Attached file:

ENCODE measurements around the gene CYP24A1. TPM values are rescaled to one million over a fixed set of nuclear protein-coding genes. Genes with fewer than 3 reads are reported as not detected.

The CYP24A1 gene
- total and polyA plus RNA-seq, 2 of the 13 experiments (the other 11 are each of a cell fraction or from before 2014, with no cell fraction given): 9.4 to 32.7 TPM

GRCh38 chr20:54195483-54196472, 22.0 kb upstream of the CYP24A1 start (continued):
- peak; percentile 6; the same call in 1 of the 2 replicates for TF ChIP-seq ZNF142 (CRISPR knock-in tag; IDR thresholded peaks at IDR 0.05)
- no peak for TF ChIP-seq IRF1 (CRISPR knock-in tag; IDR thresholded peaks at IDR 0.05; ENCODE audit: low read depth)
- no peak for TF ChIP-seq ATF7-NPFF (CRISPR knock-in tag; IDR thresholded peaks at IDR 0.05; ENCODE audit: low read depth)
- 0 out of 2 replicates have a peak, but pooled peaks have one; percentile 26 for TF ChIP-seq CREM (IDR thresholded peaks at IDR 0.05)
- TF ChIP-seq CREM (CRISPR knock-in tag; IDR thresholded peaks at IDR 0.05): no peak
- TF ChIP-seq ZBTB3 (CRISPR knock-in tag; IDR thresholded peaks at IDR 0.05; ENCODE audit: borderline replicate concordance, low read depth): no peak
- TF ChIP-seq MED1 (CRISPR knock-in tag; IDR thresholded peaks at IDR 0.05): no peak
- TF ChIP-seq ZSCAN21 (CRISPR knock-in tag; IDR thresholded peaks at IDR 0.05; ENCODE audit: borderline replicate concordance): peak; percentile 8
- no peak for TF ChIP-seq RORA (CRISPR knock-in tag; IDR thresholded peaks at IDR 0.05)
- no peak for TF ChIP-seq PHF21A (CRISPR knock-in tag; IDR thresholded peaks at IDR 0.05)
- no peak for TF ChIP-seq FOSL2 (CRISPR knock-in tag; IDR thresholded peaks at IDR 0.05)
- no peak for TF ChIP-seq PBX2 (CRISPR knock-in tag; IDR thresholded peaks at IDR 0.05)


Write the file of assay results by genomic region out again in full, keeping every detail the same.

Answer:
ENCODE measurements around the gene CYP24A1. TPM values are rescaled to one million over a fixed set of nuclear protein-coding genes. Genes with fewer than 3 reads are reported as not detected.

The CYP24A1 gene
- total and polyA plus RNA-seq, 2 of the 13 experiments (the other 11 are each of a cell fraction or from before 2014, with no cell fraction given): 9.4 to 32.7 TPM

GRCh38 chr20:54195483-54196472, 22.0 kb upstream of the CYP24A1 start (continued):
- peak; percentile 6; the same call in 1 of the 2 replicates for TF ChIP-seq ZNF142 (CRISPR knock-in tag; IDR thresholded peaks at IDR 0.05)
- no peak for TF ChIP-seq IRF1 (CRISPR knock-in tag; IDR thresholded peaks at IDR 0.05; ENCODE audit: low read depth)
- no peak for TF ChIP-seq ATF7-NPFF (CRISPR knock-in tag; IDR thresholded peaks at IDR 0.05; ENCODE audit: low read depth)
- 0 out of 2 replicates have a peak, but pooled peaks have one; percentile 26 for TF ChIP-seq CREM (IDR thresholded peaks at IDR 0.05)
- TF ChIP-seq CREM (CRISPR knock-in tag; IDR thresholded peaks at IDR 0.05): no peak
- TF ChIP-seq ZBTB3 (CRISPR knock-in tag; IDR thresholded peaks at IDR 0.05; ENCODE audit: borderline replicate concordance, low read depth): no peak
- TF ChIP-seq MED1 (CRISPR knock-in tag; IDR thresholded peaks at IDR 0.05): no peak
- TF ChIP-seq ZSCAN21 (CRISPR knock-in tag; IDR thresholded peaks at IDR 0.05; ENCODE audit: borderline replicate concordance): peak; percentile 8
- no peak for TF ChIP-seq RORA (CRISPR knock-in tag; IDR thresholded peaks at IDR 0.05)
- no peak for TF ChIP-seq PHF21A (CRISPR knock-in tag; IDR thresholded peaks at IDR 0.05)
- no peak for TF ChIP-seq FOSL2 (CRISPR knock-in tag; IDR thresholded peaks at IDR 0.05)
- no peak for TF ChIP-seq PBX2 (CRISPR knock-in tag; IDR thresholded peaks at IDR 0.05)